The time remaining, 1982 until May of 1984, was productive for me. I exhibited in several shows and was creating some of my best work, free from the constraints of art school. I was happy to sell many of my 3-D figures and some paintings as well. I had even found a terrific buyer for 4 of my very large canvases — an entrepreneur who wanted them for his new restaurant that he was about to open in Chicago.
And then tragedy hit hard. AIDS. It became the plague of my generation. So many colleagues, especially those in the arts, were affected—either by developing the disease themselves, or having loved ones who did. I lost a beloved cousin and many childhood schoolmates.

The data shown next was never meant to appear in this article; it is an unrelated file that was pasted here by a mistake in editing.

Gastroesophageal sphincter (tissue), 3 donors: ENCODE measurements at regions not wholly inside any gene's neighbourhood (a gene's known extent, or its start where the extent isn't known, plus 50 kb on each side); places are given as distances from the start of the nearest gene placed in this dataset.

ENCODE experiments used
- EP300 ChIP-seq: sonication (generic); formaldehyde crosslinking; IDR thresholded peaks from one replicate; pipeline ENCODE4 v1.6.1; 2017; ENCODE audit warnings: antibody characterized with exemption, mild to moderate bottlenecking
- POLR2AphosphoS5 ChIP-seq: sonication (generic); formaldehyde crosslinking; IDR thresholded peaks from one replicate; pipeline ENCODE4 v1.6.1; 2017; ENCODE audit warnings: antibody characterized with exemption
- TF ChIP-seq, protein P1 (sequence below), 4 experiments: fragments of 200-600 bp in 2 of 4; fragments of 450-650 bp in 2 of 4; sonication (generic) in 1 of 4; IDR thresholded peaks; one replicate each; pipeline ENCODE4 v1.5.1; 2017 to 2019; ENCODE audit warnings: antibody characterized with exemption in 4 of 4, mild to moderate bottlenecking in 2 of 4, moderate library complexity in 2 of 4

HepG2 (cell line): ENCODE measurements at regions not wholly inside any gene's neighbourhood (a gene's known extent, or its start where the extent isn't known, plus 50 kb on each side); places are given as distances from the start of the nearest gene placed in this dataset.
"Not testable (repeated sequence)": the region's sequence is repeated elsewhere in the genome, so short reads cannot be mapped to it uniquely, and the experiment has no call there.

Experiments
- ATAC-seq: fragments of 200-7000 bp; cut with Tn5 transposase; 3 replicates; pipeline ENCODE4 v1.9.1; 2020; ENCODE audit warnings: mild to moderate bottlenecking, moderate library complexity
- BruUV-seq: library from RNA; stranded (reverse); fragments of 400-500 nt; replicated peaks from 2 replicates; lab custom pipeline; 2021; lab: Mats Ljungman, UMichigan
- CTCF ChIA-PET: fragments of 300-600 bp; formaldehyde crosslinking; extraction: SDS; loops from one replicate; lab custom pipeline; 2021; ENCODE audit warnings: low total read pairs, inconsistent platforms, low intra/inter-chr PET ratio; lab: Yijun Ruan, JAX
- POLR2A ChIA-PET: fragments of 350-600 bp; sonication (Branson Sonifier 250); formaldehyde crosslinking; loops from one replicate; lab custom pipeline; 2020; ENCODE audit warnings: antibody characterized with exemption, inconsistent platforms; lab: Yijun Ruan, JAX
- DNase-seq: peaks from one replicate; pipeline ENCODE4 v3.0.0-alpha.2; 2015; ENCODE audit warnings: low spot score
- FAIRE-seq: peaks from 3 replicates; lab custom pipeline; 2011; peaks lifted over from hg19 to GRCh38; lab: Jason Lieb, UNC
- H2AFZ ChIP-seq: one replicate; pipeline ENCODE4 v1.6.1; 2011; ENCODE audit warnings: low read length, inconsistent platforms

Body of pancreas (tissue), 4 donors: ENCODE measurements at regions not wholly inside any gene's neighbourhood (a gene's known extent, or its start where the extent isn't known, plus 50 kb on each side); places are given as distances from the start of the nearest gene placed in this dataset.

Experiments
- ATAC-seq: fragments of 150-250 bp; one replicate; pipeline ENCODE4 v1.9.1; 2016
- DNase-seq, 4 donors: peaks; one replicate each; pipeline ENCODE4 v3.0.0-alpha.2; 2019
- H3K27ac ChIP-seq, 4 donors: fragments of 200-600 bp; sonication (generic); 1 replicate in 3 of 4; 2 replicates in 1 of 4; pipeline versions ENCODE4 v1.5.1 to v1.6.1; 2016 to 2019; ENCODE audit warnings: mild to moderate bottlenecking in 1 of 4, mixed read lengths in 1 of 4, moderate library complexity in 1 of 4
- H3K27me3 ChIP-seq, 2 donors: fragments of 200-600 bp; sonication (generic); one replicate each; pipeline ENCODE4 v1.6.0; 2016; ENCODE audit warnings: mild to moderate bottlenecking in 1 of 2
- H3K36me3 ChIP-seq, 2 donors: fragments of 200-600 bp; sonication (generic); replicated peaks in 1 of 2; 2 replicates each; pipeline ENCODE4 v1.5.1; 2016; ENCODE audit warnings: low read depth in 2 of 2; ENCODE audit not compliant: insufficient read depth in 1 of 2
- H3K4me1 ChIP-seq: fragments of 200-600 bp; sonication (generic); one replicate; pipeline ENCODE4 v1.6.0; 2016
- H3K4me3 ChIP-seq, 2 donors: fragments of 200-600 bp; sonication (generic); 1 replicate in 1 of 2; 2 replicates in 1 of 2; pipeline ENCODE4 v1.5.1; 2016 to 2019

The restaurant that was to be home to my large works never opened. They were rolled up and put in storage. To this day I think of them as shrouds for those who did not survive to celebrate their business adventure.
I left Chicago with the memory of an image that I had created when I had first arrived there 7 years before as a youth with goals and desires. My Nocturne in Black & White was now a visual elegy for those who had died — hope had gone full circle to meet up with sorrow.